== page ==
Mipso – which also features bassist Wood Robinson and their latest recruit, fiddler Libby Rodenbough – is one of those rare animals that fell together quite by chance but is simply too good to die. “We formed the band basically by accident. Somebody asked us if we would play a gig as a fundraiser. ‘We’re looking for a bluegrass band. Will you form one?’ And 10 days later, we played an hour-long set, and it was awful.
“We had no idea what we were doing, but we got such an encouraging response from our local community, we said, ‘Let’s see if can figure this out.’ So, we spent a year and a half while we were full-time students (University of North Carolina at Chapel Hill). When we graduated and decided to really solidify, the first part of that for us was that we had to record an album. And so Dark Holler Pop (their 2013 debut) was kind of a study for us.”
Their name is an accident, too. When they agreed to do that first gig, “The local paper called us and said, ‘Oh, you’re the band playing this thing. What’s your name?’ And we didn’t realize we were a band,” Sharp explains. “We thought we were playing a little bit of music, and so we asked them how long we had until they actually printed, and they said they had 20 minutes. So we had a quick brainstorming session of what it would be that people would know us as. And we came up with Mipso Trio. We were just three at the time, and since then have realized that Mipso sticks out especially in the musical world.
“That often has been the first question of every interview that we’ve had. There comes a point where we say, ‘We should spend the next four months drawing straws for who has to answer it,’ and the only rule is whoever draws the short straw has to make something up and be fully supported by the rest of the band as they launch into the rest of the story.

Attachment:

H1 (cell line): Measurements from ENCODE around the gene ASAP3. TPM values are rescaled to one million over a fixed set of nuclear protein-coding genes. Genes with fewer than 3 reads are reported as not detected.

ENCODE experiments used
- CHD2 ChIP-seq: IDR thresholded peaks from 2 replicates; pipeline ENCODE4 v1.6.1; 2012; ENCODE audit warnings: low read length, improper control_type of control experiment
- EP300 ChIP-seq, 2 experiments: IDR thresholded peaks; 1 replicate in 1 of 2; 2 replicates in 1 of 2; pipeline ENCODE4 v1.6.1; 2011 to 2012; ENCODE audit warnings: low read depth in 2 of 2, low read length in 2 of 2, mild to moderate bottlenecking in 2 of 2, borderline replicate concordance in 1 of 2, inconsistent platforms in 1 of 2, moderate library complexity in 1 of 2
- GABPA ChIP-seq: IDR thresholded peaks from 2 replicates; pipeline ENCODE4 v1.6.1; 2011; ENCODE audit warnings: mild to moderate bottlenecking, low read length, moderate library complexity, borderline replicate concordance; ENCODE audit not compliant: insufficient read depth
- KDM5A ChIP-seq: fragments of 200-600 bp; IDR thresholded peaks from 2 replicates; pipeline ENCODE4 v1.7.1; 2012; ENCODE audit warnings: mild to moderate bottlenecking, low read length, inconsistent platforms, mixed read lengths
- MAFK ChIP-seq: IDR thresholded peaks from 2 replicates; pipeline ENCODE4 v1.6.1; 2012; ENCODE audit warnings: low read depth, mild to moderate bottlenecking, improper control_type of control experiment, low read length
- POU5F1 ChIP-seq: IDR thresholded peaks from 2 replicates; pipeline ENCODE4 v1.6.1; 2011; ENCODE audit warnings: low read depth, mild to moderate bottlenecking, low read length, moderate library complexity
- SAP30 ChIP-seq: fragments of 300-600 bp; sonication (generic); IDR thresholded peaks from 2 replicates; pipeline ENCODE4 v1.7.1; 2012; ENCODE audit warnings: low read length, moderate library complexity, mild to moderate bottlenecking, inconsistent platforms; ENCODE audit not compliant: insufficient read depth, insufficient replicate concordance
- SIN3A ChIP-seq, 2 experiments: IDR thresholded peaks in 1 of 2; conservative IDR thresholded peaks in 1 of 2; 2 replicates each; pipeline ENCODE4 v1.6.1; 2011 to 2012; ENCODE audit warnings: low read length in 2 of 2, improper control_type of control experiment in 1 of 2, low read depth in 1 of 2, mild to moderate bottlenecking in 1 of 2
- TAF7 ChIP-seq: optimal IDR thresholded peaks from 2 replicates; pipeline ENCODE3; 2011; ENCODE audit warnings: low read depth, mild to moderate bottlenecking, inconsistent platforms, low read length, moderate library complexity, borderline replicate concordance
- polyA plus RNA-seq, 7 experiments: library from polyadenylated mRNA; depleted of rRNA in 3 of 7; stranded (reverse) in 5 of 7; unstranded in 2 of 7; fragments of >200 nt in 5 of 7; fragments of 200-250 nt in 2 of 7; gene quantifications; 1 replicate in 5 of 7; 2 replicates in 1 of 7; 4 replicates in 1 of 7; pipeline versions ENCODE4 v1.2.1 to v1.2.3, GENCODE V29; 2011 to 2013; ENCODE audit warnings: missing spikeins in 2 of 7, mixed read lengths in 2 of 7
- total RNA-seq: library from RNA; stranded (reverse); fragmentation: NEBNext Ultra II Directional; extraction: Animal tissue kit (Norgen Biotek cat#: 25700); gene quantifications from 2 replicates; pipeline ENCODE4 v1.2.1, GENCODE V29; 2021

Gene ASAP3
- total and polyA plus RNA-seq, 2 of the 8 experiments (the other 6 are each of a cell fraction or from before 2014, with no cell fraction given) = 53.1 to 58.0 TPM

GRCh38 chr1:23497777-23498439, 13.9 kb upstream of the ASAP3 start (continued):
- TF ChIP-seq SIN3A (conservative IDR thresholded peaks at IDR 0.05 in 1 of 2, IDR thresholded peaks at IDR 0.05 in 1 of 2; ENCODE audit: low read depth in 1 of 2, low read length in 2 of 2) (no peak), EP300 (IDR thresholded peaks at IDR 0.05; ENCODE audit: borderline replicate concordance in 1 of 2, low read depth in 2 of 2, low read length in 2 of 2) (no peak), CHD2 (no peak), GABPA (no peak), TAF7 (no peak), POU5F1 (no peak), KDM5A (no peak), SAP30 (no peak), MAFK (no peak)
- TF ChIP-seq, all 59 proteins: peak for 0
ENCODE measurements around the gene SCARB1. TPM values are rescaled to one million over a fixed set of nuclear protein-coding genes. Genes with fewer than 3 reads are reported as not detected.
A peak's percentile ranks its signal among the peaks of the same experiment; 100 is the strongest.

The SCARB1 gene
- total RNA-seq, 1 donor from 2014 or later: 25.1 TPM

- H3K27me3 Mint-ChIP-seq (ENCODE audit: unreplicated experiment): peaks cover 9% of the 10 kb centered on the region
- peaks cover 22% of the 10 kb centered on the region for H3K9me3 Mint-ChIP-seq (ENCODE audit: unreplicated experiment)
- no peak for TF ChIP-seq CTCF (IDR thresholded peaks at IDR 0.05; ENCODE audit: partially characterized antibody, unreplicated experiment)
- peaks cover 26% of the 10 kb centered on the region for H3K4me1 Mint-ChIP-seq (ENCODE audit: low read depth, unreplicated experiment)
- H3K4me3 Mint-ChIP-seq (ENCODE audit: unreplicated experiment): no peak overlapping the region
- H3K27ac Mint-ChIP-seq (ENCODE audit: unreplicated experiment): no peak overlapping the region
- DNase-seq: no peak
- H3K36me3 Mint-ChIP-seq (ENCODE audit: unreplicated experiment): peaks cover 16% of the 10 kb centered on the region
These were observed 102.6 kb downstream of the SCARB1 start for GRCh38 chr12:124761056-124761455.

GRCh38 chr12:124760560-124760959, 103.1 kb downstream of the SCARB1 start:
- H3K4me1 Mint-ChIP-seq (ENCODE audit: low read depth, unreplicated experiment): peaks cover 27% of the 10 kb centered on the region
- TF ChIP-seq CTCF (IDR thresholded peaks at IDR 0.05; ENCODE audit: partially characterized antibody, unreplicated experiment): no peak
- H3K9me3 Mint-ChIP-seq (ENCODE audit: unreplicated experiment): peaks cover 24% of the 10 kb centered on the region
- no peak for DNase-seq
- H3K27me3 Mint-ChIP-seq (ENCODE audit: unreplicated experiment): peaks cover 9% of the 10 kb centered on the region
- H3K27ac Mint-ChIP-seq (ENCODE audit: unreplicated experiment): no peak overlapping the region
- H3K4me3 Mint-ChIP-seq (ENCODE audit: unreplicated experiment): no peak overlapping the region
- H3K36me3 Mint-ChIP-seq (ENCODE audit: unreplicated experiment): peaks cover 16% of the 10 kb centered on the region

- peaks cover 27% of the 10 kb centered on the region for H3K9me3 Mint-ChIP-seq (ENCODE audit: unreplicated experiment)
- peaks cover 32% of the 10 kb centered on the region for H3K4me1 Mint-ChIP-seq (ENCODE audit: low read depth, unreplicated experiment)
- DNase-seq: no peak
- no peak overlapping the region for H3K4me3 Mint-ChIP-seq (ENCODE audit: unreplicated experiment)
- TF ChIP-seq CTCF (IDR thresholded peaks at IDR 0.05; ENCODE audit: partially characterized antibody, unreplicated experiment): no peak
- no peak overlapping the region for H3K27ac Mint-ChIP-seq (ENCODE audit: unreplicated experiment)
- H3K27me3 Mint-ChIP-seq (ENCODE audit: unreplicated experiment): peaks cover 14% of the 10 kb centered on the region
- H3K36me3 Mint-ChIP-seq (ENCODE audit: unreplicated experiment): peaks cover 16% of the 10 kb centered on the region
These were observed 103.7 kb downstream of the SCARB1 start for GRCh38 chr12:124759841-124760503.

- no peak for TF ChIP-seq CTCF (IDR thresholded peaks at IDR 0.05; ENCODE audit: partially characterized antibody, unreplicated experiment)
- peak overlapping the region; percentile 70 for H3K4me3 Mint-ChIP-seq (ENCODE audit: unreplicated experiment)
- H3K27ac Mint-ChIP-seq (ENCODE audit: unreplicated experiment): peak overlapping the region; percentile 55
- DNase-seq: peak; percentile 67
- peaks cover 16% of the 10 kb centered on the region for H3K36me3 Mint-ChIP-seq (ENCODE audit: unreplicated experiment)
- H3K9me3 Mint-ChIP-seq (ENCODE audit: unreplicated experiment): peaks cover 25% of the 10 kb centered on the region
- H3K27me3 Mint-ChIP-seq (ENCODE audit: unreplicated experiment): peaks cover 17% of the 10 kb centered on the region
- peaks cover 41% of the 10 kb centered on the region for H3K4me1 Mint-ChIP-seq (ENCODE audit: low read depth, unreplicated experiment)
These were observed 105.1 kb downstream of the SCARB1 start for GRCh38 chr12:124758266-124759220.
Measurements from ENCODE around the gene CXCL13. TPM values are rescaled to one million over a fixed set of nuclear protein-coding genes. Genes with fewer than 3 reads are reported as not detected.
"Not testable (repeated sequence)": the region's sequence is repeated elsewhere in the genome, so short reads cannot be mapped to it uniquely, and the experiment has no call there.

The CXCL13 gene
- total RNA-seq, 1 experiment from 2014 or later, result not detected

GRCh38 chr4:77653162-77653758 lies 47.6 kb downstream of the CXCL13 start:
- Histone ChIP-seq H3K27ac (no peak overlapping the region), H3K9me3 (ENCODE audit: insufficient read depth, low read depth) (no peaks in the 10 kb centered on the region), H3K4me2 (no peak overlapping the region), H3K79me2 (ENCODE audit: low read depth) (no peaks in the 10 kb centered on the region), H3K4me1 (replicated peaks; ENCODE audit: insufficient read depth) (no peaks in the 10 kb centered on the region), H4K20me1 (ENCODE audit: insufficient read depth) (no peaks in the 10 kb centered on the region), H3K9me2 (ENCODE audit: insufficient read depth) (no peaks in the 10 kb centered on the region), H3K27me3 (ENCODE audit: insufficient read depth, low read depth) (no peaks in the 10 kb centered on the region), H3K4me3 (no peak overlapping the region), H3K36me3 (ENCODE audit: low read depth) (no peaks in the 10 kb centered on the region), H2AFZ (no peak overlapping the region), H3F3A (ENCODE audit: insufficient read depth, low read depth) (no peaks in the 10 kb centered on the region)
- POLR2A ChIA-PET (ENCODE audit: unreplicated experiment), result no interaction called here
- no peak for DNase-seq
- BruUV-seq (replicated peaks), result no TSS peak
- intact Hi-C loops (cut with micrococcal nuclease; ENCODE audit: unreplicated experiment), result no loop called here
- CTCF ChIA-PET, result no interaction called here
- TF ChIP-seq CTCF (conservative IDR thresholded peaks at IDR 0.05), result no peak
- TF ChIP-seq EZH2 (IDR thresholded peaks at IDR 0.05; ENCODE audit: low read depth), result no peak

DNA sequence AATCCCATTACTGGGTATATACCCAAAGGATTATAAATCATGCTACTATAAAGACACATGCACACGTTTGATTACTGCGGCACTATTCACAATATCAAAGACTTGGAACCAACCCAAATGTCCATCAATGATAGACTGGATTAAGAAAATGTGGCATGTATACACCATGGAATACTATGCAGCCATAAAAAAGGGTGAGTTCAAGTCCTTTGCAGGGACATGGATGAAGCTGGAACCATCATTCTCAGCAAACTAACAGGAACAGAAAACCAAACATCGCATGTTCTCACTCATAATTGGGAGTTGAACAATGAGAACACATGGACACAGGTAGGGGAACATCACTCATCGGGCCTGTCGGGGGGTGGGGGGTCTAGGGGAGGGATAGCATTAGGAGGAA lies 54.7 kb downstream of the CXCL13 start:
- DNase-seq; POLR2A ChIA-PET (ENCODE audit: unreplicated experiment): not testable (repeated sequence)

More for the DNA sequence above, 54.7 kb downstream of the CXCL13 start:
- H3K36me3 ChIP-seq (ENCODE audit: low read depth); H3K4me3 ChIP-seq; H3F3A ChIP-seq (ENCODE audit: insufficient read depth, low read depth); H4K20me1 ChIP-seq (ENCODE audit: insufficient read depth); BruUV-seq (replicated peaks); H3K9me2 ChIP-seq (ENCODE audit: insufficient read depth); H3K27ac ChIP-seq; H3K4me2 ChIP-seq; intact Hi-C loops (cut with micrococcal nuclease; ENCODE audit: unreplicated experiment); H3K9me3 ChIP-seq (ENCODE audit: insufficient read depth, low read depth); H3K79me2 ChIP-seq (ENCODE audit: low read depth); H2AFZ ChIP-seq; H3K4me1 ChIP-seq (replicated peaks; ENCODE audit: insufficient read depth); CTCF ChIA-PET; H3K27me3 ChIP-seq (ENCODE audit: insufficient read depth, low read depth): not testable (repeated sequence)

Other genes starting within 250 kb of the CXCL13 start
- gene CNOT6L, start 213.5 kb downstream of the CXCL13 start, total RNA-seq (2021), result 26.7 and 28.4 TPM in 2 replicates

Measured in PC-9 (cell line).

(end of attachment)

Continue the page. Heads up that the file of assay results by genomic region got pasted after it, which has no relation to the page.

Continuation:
“So that was a humorous time for us, but that has resulted now in multiple fabricated stories that we have answered in different ways. At the time, all we knew was we didn’t want to be the Something Mountain Boys or the Yatta Yatta Brothers. So, at this point – 500 concerts in – you would be just as tired of any name as any other. So Mipso works just fine for me.”
On “Bad Penny” they sing, “Maybe the rock of ages is just another stone.” I have a feeling this stone will come to be viewed as a rock of ages, and this band is well on its way to developing a sound unique enough to generate a new moniker that defines their style apart from bluegrass or even Americana.
“Personally, I have not attempted any in-depth study or replicating of any of my heroes on mandolin or on guitar,” says Sharp. “And I wouldn’t say any of the other band members have specifically targeted one particular player’s style. We come more from the folklore perspective, trying to take a little from a lot of varying influences without honing in on any one specifically.
“Maybe that’s why we feel so comfortable moving between genres, and also so free – not needing to be tied to any particular one because it isn’t that any of us at 14 were either obsessed or identified with the next hot picking scene. We came later in life to playing this type of string band-oriented music because it just was the set of resources we had at our hands with these instruments.”